Kuka watched the path of the ping pong ball, lifted a bright red paddle and, with a snap, effortlessly sent the ball to the other side. The class full of Stanford students laughed and cheered, snapping pictures on their phones. A final project for CS 225A: “Experimental Robotics,” Kuka succeeded in another return, and the four students who had programmed Kuka succeeded in their project: teaching a robot to play ping pong.
“The ping pong project was indeed very challenging since it combined vision, manipulation and required fast real-time responses,” said CS 225A lecturer Samir Menon. “Robots also lack the human ability to jerk their wrists and provide a ball with sufficient momentum. So returns were not easy.”
The robot’s name comes from its model, the KUKA Intelligent Industrial Work Assistant (IIWA). Though another KUKA Robotics robot has gained popularity for its ping pong skills in the past, the videos turned out to be heavily edited.
Project member Travis Le ’16 said that he was surprised when different news outlets, including Yahoo and Wired, picked up on the ping pong story since he was so impressed by other projects created by his classmates.
The class project was fairly open-ended, and other groups programmed the Stanford Artificial Intelligence (AI) Laboratory’s robots to do tasks such as playing kendama and serving as a moving landing pad for drones.
While brainstorming different functions for their robot, Le and his teammates looked at whip motions. When their professor noted that the snap of a whip was similar to the motion of playing ping pong, the students had their project.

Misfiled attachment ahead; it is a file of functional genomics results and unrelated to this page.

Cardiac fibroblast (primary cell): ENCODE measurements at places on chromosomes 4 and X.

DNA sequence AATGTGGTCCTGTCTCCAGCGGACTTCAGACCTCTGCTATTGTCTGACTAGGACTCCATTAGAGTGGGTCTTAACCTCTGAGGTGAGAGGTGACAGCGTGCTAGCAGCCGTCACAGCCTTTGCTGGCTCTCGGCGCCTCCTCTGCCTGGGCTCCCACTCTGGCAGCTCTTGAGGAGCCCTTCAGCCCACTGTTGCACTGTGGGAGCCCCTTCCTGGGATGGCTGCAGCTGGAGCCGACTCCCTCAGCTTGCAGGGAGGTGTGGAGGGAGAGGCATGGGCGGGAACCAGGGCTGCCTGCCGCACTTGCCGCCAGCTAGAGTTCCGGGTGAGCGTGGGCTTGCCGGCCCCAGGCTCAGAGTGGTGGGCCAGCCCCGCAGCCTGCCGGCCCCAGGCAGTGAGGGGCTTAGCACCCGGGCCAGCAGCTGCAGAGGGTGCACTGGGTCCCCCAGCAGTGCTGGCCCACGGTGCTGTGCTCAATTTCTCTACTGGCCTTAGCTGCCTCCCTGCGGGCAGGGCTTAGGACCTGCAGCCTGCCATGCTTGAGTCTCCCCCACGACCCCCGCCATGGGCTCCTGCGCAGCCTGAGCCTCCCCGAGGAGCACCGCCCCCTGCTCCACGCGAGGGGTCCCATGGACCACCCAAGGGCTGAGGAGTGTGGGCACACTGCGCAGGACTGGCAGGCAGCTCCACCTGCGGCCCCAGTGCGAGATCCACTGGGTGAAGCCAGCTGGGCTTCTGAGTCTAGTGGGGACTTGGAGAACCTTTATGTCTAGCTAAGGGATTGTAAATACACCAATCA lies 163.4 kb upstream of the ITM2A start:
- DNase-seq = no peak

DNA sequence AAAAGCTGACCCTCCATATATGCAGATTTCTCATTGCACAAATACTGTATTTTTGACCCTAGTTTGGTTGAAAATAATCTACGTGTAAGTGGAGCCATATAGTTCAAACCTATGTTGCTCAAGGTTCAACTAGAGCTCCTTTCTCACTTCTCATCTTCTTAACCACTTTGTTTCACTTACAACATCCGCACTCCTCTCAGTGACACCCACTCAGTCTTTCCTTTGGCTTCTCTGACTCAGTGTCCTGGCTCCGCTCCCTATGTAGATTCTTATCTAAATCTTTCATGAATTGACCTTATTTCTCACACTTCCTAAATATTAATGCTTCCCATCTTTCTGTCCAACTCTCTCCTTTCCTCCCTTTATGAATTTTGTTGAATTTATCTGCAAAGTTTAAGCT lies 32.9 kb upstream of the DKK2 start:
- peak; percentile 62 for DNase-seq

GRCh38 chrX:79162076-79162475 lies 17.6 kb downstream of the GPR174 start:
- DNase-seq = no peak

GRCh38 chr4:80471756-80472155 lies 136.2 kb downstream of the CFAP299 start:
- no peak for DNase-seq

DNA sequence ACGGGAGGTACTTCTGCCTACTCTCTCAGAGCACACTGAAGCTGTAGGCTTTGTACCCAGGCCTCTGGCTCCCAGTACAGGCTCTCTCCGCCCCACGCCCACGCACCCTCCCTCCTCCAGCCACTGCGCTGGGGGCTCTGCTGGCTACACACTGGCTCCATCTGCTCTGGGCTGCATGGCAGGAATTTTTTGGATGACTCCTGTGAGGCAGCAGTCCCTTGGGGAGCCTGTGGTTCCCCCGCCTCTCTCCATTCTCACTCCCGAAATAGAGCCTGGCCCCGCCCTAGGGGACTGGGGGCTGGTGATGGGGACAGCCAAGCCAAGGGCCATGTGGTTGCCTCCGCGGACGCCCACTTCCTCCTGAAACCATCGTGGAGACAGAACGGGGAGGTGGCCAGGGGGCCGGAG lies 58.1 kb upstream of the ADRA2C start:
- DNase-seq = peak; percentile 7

The team’s main goals included intercepting the ball, seeing the ball, watching its movement, calculating where the ball would land and attaching the paddle to the robot. A secondary goal was figuring out how to hit the ball. Aside from a few bugs, the group felt their project went smoothly.
“[Our team] meshed really well,” Le said. “This was my favorite group project because of the people.”
Le explained that the team’s diversity allowed them to play to each other’s abilities. As the team’s only computer science (CS) major, Le did more of the coding, while others worked on the paddle attachment and trajectory calculations. According to class TA Wanxi Liu M.S. ’15, having a mix of majors — CS, mechanical engineering, aeronautics, etc. — made for the ideal group.
While the group dynamic worked well, Le explained that the group’s biggest challenge was just getting time in the AI lab, where the robots were stored. With all the different projects, there was a space constraint, and they needed to spend time with the robot.
“It might look easy, but it’s actually really hard,” Liu said. “There [are] a lot of constraints. They need to prevent [their robots] from hitting something [because] the robot is really expensive.”
Le also explained that, compared to other CS classes he has taken, CS 225A has been the most hands-on.
“[The class was] hands-on not only in the sense of doing work that really interests you, but also dealing with applications,” Le said. “Teaching a robot how to play ping pong, a lot of people can relate to. Whereas if you say, ‘My algorithm is two times faster than something else’ — that’s not as tangible.”
Le said he was nervous before the day of the final presentation, which was worth 50 percent of their grade in the class. Only one of his teammates, aeronautics graduate student Sarah Nelson, was able to “toss [the ball] well enough” for the robot to consistently hit it back. But on June 4, the robot even returned tosses from their classmates and professor.
“We didn’t really change that much code,” Le said. “It just worked. That was pretty beautiful.”
Contact Alina Abidi at alinafabidi ‘at’ gmail.com.